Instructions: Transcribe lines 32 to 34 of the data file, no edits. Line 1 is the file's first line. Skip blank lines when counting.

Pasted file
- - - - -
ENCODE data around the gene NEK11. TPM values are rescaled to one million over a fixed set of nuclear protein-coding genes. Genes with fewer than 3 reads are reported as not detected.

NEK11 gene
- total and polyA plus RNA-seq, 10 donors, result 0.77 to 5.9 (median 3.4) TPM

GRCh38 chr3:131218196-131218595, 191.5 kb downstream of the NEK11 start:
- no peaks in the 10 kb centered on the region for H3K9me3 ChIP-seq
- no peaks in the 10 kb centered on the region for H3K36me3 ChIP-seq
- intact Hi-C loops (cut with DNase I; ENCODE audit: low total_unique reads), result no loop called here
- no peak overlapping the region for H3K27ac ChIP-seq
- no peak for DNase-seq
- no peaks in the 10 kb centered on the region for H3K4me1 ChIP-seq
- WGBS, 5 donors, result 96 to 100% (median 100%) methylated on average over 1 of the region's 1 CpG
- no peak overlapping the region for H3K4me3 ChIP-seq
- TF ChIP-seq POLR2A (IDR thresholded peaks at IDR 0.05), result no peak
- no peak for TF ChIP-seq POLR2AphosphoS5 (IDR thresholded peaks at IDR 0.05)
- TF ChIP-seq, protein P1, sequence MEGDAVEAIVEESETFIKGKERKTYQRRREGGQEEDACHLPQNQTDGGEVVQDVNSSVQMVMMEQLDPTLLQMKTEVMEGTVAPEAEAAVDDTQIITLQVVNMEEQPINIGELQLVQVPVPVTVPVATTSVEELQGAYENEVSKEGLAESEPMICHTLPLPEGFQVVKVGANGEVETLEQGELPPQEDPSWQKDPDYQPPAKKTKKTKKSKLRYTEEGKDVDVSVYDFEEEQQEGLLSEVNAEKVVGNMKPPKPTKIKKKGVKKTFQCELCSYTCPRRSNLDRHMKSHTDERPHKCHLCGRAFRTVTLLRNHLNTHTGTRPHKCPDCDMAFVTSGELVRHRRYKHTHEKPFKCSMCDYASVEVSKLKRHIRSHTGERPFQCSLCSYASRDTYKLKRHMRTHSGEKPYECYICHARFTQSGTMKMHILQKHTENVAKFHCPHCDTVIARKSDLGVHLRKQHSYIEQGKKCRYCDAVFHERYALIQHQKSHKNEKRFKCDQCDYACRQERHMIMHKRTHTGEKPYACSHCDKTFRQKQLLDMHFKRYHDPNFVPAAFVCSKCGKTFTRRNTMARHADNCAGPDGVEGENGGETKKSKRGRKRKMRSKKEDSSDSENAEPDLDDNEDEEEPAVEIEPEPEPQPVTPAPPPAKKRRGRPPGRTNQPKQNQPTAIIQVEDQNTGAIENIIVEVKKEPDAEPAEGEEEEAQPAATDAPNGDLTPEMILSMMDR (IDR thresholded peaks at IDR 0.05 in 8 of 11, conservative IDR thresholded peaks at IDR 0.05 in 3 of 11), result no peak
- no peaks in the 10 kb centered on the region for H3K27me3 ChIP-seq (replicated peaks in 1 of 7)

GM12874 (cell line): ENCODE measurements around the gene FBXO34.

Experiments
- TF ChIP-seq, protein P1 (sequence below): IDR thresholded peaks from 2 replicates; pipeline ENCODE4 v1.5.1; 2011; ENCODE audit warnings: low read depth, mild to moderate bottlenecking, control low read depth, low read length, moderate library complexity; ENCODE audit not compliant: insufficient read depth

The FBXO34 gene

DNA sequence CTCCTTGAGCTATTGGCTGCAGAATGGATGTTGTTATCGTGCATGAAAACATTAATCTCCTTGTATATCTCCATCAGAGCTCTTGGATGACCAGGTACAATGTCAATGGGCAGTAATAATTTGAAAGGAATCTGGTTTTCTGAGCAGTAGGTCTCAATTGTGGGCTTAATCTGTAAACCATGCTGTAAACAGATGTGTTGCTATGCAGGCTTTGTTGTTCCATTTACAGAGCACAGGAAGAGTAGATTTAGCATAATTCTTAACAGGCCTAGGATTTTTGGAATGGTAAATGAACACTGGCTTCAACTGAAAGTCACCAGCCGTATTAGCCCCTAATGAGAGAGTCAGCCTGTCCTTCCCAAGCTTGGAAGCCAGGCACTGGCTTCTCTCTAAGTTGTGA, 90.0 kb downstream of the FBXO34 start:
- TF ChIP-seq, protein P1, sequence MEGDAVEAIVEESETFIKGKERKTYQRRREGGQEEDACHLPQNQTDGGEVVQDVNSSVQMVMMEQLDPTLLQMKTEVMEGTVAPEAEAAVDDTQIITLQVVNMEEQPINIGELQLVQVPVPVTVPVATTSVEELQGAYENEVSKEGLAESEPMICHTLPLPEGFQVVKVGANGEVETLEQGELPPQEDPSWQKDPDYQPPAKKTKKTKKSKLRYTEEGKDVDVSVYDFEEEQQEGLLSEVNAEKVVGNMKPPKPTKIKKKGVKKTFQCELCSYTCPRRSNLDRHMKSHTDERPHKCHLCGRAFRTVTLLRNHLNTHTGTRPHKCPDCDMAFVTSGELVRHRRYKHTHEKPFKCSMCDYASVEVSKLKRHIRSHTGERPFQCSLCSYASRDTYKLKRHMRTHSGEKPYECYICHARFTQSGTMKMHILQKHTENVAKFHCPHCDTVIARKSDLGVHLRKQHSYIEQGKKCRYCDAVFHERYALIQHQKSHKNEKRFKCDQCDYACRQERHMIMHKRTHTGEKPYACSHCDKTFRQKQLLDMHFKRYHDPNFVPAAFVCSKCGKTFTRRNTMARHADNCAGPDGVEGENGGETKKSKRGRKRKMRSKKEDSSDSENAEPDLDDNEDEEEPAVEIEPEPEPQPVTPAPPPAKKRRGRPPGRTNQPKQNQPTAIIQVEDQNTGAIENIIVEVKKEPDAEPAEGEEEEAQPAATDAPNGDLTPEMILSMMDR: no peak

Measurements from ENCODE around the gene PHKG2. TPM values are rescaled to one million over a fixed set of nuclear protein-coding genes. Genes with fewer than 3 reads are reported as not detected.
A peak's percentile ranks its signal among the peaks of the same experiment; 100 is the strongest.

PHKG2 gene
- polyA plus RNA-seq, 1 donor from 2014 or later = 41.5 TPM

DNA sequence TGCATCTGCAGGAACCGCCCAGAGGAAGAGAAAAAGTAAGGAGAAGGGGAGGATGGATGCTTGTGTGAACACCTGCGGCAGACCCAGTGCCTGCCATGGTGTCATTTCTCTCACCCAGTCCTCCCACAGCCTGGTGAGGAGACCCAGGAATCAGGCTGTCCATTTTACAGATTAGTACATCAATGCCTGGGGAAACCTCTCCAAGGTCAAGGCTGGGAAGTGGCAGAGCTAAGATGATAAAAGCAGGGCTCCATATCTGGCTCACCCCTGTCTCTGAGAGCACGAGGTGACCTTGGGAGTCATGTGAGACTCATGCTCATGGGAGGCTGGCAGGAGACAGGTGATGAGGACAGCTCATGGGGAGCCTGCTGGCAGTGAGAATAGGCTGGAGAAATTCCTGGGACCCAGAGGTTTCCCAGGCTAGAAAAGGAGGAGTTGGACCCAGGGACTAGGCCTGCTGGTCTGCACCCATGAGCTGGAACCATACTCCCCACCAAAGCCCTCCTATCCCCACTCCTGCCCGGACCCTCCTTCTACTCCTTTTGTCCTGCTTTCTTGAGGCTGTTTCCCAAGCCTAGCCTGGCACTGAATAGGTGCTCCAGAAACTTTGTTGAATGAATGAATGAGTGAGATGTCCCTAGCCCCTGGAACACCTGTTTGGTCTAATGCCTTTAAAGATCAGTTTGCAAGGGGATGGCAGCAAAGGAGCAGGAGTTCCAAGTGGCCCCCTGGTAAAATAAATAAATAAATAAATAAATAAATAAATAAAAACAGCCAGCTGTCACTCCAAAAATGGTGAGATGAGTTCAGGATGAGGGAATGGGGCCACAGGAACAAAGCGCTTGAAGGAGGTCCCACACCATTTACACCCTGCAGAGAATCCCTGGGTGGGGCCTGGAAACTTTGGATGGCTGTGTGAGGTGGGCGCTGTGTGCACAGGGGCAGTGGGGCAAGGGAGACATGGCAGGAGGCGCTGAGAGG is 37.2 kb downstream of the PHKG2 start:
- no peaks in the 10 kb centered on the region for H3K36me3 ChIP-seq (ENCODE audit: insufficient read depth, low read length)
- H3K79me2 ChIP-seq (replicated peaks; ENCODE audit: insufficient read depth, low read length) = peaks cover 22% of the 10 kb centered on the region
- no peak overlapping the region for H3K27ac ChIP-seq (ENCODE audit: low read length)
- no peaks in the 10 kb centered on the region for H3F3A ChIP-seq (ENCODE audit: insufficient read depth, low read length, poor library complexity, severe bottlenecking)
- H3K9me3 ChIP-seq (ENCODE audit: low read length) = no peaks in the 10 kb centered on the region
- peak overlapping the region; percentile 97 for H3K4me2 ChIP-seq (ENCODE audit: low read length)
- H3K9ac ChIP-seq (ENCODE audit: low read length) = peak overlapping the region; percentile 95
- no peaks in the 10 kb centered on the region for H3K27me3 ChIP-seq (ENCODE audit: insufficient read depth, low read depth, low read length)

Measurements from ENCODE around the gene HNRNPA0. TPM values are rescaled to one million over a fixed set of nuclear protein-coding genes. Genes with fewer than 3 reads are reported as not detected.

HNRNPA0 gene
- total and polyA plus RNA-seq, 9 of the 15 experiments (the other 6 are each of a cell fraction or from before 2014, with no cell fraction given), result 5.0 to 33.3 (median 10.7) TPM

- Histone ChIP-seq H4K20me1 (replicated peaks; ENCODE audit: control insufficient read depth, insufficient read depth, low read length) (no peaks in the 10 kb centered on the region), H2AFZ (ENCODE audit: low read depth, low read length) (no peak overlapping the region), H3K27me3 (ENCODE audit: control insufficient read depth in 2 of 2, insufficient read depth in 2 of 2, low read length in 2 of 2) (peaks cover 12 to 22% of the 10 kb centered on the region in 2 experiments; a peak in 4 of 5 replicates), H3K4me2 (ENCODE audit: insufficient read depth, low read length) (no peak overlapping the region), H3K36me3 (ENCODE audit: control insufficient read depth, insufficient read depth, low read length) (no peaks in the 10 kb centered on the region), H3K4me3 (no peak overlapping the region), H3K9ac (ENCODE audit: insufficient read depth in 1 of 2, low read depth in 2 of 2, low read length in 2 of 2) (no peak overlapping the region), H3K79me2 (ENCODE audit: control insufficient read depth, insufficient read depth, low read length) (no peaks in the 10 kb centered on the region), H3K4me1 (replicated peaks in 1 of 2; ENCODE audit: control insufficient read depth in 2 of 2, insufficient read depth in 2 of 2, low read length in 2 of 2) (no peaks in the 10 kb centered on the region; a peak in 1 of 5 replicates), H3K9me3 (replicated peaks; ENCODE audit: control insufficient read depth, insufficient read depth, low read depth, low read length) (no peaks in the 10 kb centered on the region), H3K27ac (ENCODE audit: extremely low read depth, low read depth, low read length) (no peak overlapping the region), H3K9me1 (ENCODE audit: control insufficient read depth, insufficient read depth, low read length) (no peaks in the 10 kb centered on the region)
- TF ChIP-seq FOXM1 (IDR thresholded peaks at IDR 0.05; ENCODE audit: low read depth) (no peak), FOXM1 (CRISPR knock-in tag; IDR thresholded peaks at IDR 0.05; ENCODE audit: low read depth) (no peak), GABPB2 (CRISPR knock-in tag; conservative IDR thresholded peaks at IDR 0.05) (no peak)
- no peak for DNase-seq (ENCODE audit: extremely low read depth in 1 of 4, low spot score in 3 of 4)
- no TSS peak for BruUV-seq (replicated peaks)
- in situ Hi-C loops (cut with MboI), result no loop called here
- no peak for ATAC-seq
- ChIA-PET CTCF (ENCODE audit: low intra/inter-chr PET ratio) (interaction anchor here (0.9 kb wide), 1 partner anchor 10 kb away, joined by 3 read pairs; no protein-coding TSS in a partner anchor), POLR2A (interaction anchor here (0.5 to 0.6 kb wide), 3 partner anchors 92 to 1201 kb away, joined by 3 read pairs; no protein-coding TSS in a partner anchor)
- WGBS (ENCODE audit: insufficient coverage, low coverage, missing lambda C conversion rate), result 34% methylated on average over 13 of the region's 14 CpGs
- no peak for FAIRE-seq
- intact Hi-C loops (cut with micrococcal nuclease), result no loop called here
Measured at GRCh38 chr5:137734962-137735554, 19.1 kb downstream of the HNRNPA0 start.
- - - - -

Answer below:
- H3K9me3 ChIP-seq (ENCODE audit: low read length) = no peaks in the 10 kb centered on the region
- peak overlapping the region; percentile 97 for H3K4me2 ChIP-seq (ENCODE audit: low read length)
- H3K9ac ChIP-seq (ENCODE audit: low read length) = peak overlapping the region; percentile 95